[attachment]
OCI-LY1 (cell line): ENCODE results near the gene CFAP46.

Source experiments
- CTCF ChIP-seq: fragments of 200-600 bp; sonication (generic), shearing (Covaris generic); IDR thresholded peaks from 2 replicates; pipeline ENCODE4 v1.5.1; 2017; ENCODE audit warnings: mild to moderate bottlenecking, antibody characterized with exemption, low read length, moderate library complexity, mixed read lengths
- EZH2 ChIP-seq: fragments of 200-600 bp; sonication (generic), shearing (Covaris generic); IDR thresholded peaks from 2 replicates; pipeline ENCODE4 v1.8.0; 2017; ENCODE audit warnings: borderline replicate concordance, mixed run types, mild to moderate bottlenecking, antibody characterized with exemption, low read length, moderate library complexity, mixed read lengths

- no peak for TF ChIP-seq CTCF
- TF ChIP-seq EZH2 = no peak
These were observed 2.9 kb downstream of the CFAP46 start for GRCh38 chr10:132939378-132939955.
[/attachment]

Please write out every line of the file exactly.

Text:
OCI-LY1 (cell line): ENCODE results near the gene CFAP46.

Source experiments
- CTCF ChIP-seq: fragments of 200-600 bp; sonication (generic), shearing (Covaris generic); IDR thresholded peaks from 2 replicates; pipeline ENCODE4 v1.5.1; 2017; ENCODE audit warnings: mild to moderate bottlenecking, antibody characterized with exemption, low read length, moderate library complexity, mixed read lengths
- EZH2 ChIP-seq: fragments of 200-600 bp; sonication (generic), shearing (Covaris generic); IDR thresholded peaks from 2 replicates; pipeline ENCODE4 v1.8.0; 2017; ENCODE audit warnings: borderline replicate concordance, mixed run types, mild to moderate bottlenecking, antibody characterized with exemption, low read length, moderate library complexity, mixed read lengths

- no peak for TF ChIP-seq CTCF
- TF ChIP-seq EZH2 = no peak
These were observed 2.9 kb downstream of the CFAP46 start for GRCh38 chr10:132939378-132939955.